Natural gas.. China’s key to carbon neutrality

  • 08 October, 2021
  • 12:00 pm EEST

Natural gas fits into China’s strategies to diversify its coal-dominated energy mix, as it will contribute to its transition to carbon neutrality in hard-to-decarbonize sectors by 2060.

A recent report – published by the international energy consultancy Wood Mackenzie – predicted that gas demand in China would grow at an average rate of 5.5% annually between 2020-2030.

After 2030, growth will slow, but by 2050, the country’s gas demand could reach about 660 billion cubic metres.


High Demand For Gas

The report highlights that China’s demand for gas is back stronger than at any time since the coronavirus pandemic slowed last year.

In the first half of 2021, the country’s gas demand saw a 16 percent year-on-year increase, driven by strong electricity consumption and industrial demand.

The poor performance of hydropower in the southwest and limited coal supplies, along with rising coal prices across the country, and high summer temperatures have supported gas-fired electricity generation.

So far, China’s gas demand has exceeded expectations, and the report expected gas demand to increase in 2021 by 13%, or 42 billion cubic meters year on year.


Boosting Local Production

To meet the growing demand, China is boosting domestic production, improving infrastructure, diversifying import sources, and introducing market-oriented reforms.

Domestic production is the backbone of the gas supply mix and the key to overall gas demand growth.

With gas demand increasing, the report forecasts domestic production to increase at an average rate of 4.6% annually between 2020-2030, thanks to significant remaining resources, increased exploration and development spending, and more advanced technology.

National oil companies have discovered 6.85 trillion cubic meters of natural gas resources in the past decade, 45% of the total additional resources since the founding of the People’s Republic of China.

NOCs will stick to the seven-year plan (2019-2025), and accelerate upstream exploration in response to the government’s call for enhanced energy independence, particularly when geopolitical tensions escalate.


The Largest Importer Of Gas

The report stressed that the increasing demand for gas in China will require more imports to bridge the gap between demand and domestic production.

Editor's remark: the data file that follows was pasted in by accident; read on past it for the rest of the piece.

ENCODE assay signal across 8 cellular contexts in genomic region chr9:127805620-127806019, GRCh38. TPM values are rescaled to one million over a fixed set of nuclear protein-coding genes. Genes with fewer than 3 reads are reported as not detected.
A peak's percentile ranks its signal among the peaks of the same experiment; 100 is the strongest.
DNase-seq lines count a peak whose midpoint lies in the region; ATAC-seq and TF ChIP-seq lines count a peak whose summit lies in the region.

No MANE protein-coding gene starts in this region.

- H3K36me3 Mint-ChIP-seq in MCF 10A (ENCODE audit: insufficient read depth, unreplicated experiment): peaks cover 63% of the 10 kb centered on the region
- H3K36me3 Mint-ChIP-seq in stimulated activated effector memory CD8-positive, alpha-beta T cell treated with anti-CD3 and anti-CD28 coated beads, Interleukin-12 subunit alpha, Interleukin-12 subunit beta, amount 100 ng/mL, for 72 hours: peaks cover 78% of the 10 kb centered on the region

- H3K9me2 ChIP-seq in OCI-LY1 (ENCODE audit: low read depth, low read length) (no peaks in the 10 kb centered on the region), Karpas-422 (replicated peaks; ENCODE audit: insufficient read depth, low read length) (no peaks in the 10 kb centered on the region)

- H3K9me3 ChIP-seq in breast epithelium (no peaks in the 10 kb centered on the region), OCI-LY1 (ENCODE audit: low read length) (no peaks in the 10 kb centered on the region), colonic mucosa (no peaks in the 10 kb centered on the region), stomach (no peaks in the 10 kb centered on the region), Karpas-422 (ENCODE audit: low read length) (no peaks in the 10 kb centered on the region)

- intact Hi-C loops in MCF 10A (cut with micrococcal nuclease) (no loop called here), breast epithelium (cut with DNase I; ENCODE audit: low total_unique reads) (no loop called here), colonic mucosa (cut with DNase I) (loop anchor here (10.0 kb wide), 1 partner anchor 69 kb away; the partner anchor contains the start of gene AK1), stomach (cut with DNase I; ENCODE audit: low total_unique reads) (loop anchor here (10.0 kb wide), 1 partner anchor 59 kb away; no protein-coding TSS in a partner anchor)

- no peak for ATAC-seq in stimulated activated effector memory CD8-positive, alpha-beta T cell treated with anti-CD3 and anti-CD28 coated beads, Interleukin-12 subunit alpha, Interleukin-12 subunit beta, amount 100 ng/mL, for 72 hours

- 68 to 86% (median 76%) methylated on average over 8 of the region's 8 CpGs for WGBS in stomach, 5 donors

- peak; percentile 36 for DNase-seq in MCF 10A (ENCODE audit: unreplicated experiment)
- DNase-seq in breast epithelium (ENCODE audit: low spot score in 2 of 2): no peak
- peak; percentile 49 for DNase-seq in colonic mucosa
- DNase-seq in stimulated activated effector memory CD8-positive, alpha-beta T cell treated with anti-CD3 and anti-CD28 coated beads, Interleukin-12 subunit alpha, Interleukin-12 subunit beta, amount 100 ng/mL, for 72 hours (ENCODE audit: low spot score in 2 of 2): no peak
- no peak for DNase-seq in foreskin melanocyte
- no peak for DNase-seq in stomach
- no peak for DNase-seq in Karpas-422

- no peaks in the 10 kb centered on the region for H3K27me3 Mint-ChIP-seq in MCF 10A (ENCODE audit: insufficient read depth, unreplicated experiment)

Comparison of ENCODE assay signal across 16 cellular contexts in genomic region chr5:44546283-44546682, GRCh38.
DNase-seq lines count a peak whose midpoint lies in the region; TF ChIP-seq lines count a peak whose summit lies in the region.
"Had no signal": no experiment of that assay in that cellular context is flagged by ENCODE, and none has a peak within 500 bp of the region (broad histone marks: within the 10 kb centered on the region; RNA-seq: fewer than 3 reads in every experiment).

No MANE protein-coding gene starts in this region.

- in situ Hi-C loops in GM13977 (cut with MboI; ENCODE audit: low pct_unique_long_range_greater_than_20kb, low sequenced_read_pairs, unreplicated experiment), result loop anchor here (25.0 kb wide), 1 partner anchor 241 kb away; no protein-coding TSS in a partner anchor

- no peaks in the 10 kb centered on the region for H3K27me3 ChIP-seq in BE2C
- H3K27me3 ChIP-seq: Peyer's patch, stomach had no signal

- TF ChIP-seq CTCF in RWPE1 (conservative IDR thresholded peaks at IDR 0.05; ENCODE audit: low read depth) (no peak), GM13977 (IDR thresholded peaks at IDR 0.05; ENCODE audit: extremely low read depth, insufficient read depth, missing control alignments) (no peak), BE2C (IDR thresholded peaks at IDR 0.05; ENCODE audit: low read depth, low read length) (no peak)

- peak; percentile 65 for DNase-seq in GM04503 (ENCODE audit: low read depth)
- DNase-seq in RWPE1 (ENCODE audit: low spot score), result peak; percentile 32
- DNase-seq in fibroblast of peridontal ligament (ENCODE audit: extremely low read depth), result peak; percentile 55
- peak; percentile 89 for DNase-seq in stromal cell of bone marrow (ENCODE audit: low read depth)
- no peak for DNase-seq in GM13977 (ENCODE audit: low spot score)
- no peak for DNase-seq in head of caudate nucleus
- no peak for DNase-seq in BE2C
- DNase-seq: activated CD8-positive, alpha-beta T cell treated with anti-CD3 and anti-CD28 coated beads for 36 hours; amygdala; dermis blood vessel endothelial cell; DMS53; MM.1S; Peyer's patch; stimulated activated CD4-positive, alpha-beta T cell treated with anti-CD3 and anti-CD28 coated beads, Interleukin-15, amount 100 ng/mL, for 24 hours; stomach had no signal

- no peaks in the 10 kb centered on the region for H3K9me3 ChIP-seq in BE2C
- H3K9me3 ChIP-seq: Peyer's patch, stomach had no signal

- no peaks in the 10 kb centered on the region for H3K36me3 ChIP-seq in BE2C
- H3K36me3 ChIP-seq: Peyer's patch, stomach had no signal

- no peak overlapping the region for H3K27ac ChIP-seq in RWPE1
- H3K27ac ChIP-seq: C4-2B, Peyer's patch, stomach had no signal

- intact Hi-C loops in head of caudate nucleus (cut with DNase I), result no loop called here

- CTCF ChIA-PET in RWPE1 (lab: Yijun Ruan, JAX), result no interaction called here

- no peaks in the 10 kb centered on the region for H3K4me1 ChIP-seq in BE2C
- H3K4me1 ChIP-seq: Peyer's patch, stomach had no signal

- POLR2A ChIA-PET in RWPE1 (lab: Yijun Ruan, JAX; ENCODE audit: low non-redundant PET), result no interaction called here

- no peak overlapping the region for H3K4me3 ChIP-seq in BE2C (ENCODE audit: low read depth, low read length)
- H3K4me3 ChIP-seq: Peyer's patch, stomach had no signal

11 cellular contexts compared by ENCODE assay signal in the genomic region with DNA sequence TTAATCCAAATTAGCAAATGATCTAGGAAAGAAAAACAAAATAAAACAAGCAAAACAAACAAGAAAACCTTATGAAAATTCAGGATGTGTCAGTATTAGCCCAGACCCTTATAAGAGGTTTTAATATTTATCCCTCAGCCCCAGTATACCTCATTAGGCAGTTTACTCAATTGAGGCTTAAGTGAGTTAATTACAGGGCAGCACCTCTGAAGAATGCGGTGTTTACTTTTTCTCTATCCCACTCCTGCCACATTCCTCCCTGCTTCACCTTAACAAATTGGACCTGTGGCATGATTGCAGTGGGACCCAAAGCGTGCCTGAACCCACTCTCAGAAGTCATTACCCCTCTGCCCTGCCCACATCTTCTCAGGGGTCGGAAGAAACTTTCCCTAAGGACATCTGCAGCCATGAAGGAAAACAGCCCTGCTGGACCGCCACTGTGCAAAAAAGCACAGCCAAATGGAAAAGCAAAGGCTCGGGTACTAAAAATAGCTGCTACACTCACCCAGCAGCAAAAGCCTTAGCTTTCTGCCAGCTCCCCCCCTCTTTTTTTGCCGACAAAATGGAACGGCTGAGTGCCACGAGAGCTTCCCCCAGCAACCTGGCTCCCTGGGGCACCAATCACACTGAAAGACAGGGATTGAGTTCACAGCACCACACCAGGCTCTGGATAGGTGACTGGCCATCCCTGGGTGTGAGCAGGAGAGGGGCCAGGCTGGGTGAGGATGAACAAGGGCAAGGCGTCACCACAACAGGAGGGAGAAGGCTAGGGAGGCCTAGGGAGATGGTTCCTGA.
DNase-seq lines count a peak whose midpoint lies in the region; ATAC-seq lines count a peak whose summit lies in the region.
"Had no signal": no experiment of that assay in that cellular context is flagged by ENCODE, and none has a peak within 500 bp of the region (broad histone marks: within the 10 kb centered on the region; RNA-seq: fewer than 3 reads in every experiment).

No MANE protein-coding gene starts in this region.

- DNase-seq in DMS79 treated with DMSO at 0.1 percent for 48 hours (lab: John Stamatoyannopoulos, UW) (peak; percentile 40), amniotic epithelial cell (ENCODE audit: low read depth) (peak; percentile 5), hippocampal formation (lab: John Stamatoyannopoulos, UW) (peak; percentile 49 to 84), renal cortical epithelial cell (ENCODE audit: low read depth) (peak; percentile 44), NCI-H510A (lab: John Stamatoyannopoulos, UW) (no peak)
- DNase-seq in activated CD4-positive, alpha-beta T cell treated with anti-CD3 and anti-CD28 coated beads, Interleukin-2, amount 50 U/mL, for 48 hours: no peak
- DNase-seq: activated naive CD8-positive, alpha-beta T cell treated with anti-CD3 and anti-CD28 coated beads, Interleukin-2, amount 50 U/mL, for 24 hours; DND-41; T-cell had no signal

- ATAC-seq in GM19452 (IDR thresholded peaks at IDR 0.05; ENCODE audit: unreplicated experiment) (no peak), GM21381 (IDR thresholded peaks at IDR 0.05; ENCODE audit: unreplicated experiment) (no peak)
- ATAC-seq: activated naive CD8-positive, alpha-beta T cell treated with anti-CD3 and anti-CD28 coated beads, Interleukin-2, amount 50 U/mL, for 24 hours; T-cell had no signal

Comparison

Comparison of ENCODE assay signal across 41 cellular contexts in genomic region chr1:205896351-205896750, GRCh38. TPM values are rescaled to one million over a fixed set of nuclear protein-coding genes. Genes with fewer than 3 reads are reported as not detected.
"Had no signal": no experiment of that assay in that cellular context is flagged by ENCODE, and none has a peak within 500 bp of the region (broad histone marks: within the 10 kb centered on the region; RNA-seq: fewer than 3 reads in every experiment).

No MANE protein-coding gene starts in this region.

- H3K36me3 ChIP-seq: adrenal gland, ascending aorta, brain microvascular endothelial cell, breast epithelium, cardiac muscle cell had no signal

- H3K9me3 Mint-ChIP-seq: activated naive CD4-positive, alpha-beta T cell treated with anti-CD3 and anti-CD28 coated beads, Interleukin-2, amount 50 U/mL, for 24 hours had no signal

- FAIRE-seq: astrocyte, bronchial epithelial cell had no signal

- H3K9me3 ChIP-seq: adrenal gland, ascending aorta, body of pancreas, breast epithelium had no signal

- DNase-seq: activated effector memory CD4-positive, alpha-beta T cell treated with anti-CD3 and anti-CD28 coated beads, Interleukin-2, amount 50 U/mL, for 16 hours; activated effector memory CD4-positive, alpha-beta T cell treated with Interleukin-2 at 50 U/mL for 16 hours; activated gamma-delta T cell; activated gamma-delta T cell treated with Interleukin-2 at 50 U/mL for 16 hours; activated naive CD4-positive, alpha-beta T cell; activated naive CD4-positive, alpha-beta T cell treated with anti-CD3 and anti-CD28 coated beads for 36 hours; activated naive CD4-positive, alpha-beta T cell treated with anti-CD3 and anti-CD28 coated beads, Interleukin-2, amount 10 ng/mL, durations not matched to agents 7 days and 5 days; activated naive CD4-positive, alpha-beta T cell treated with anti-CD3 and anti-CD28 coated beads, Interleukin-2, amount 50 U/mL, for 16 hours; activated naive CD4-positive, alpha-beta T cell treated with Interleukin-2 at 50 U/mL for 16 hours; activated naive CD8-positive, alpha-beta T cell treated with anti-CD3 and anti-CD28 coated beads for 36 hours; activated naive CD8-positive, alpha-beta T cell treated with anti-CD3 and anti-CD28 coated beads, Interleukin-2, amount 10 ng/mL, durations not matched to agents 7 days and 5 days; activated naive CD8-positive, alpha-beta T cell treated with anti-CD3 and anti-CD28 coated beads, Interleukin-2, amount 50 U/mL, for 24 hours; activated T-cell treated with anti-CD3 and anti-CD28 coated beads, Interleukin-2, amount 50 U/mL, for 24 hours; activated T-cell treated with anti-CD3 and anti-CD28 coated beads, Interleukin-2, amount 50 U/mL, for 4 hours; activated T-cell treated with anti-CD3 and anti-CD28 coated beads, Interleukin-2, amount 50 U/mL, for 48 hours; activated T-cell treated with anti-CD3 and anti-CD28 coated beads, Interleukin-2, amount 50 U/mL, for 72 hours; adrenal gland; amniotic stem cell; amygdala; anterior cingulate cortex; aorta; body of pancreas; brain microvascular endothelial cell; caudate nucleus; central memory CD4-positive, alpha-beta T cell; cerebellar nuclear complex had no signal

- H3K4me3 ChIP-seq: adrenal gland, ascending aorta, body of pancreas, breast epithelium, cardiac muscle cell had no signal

China is the world’s largest gas importer, and in 2020, pipeline gas imports totaled 48 billion cubic metres, while LNG imports reached 93 billion cubic metres.

In the first half of 2021, Beijing overtook Japan as the world’s largest importer of LNG.

The report expected that China’s imports of liquefied natural gas for the whole of 2021 will exceed Japan’s imports.

Despite the high flows of pipeline imports, LNG will be crucial to meeting China’s gas ambitions.

Until storage capacity is sufficiently developed, LNG is more resilient to the uncertainties of production and demand.


Industrial Gas

The increase in demand comes with structural changes. Historically, the use of gas in the industrial sector (as a fuel and feedstock) has dominated the overall demand for gas in China, as it contributed about 50% of the market, and the share fell to 42% in 2020.

The report expected the demand for industrial gas to continue to grow, with the possibility of a switch from coal to gas in coastal areas.

Governments in coastal provinces are targeting the sector to reduce coal consumption and improve air quality, however, the growth rate will slow as demand for industrial electricity rises in China.

In the inland provinces, gas will struggle to increase its share, as coal is the mainstay of local economies.

By 2050, industrial gas demand will constitute 34% of the total gas demand.


Gas and Heating

The report indicated that the demand for residential and commercial heating and spaces is catching up quickly.

The switch from coal to gas in residential, commercial and space heating has amplified peak demand during China’s winter.

By 2050, residential, commercial and space heating gas demand could represent 40% of total gas demand.


Electricity Generation

From a fuel cost perspective, gas-fired electricity cannot compete with coal for base load generation.

However, the total installed capacity of gas-fired electricity could almost quadruple, to 392 GW by 2050.

However, long-term integrated renewable energy projects, in addition to storage, will pose the ultimate threat to gas-fired electricity.

The report expected that the annual hours of use of gas-powered electricity would decrease, so that gas-fired power plants would become a backup energy in the electricity system.

He stressed that the absolute growth in gas-fired electricity itself creates another challenge for gas storage, as gas-fired electricity will be called to achieve the maximum peak in a shorter time and for a shorter period.

By 2050, gas-fired electricity demand will represent 19% of total gas demand, compared to 18% in 2020.



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